Muckamore: Damning review reveals 'missed opportunity' to prevent abuse

Glynn Brown, the father of a Muckamore Abbey Hospital patient, is singled out in a major independent review for his persistence in seeking answers and exposing the scale of wrongdoing at the facility. Picture Mal McCann.
Seanín Graham

A devastating review into Muckamore Abbey Hospital has discovered a "missed opportunity" by "dysfunctional" management to identify and act on institutional abuse committed eight years ago - with almost identical allegations occurring five years later.

The report was released to families of vulnerable patients in a hotel room last night and led to an apology from Health Minister Robin Swann, who confirmed he will now order an inquiry into the scandal. He has not indicated however if this will take the form of a public inquiry.

Ordered by the Department of Health in January, the 'leadership and governance' review into the Co Antrim hospital for adults with severe learning disaiblites discovered the regional facility acted as a "place apart" poorly led by a management team riven with tensions, personality clashes and animosity.

In an extraordinary indictment of the top tiers of the north's biggest health trust, the review authors found there was lack of interest and passion at trust headquarters in Belfast, with "infrequent" visits by those in charge to the hospital, located close to Antrim town.

They found: "The leadership team at MAH was dysfunctional with obvious tensions between its senior members. There was also tension around the intended future of the hospital with some managers viewing its future as a specialist assessment and treatment facility while others perceived it as a home for patients.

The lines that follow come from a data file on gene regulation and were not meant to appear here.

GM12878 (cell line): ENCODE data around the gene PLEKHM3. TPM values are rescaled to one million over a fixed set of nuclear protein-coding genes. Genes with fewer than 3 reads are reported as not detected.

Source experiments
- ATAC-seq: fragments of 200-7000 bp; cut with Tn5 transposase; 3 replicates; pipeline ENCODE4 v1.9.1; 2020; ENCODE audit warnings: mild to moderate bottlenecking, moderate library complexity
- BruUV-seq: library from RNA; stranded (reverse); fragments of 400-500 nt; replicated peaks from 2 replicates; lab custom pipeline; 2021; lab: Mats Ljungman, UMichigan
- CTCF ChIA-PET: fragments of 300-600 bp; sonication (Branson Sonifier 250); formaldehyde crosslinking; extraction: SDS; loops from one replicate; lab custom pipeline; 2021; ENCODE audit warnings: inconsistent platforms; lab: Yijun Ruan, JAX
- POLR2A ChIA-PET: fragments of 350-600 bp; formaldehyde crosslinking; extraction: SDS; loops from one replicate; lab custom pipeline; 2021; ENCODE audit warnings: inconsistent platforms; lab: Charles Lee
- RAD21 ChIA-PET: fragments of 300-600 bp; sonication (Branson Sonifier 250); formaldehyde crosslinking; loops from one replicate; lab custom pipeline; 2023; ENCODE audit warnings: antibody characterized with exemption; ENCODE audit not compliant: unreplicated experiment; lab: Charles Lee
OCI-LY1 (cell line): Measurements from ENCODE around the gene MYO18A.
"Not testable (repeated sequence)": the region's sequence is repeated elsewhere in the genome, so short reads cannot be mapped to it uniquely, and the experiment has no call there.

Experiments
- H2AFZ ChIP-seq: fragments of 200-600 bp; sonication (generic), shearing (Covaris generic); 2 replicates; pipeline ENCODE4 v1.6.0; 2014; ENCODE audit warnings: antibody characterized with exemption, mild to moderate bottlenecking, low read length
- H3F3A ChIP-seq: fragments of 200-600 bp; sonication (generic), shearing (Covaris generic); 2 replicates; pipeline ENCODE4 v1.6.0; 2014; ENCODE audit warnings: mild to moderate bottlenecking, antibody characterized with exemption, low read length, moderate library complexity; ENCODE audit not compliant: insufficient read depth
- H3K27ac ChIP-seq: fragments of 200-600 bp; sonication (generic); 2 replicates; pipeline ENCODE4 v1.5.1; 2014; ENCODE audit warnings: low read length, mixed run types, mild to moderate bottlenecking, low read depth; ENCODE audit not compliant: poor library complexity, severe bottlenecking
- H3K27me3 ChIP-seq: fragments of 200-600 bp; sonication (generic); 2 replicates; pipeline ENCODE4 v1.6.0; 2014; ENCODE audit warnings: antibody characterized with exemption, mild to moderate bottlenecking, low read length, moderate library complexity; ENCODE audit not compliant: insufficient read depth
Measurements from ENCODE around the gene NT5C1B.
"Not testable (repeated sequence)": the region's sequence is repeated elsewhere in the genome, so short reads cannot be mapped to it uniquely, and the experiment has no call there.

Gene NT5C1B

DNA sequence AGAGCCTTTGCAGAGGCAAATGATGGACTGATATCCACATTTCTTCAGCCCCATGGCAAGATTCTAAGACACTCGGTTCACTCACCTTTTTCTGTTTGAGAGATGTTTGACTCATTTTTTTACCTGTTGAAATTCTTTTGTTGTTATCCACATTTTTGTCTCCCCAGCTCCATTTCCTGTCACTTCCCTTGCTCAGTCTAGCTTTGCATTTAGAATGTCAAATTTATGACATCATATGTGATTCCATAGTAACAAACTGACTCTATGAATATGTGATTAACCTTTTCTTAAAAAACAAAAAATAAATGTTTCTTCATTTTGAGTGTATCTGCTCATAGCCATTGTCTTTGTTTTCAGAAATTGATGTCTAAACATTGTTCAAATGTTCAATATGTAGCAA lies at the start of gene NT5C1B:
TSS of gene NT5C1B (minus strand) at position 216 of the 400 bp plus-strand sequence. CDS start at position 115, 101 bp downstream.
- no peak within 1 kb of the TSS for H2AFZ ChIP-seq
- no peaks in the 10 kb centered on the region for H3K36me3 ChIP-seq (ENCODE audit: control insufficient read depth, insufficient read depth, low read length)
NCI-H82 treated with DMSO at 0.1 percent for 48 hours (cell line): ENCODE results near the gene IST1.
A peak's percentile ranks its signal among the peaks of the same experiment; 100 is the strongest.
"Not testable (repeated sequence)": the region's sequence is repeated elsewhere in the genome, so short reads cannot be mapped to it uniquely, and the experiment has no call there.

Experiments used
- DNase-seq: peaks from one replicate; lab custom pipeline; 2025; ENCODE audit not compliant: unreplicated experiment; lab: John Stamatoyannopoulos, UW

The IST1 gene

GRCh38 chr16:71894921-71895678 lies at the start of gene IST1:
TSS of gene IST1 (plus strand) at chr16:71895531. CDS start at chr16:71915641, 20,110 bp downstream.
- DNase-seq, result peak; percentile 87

"There was a lack of continuity and stability at Directorate level and a lack of interest and curiosity at Trust Board level. Visits of Trust Board members and other Directors to MAH were infrequent. Leadership was not visible.

"The location of MAH at some distance from the Trust and the lack of curiosity about it Trust level caused the Review Team to view it as a place apart. Clearly, it operated outside the sightlines and under the radar of the Trust."

The hospital is currently at the centre of the biggest criminal adult safeguarding investigation of its kind in Northern Ireland - if not the UK - with more than 1,500 crimes relating to one ward over a six-month period between April and September 2017.

Almost 60 staff are suspended following harrowing allegations of physical assaults and mental cruelty of vulnerable adults were captured on CCTV in 2017.

The review team found that had the hospital's senior managers acted properly on previous allegations committed in the all-female 'Ennis Ward' then it could have provided an opportunity to avert the scale of the 2017 incidents.

They describe abuse uncovered on CCTV as "troubling...morally unacceptable and indefensible behaviours".

The findings of the internal confidential Ennis report were leaked to The Irish News last October and laid bare a catalogue of appalling mistreatment of patients with authors expressing concern that "alleged behaviours" were "happening openly in front of visiting staff" on a ward in November 2012.

The governance review team state that an examination of the Ennis scandal was central to their review of the hospital's leadership as well as the trust's policy on CCTV - with staff unaware that cameras were recording.

They also criticised a previous trust commissioned 'Serious Adverse Incident 'report into safeguarding failings carried out in  2018, saying it hadn't "sufficiently" probed leadership and governance arrangements at Muckamore or the Belfast trust. 

They state: "The Review Team considered the Ennis investigation to be a missed opportunity as it was not escalated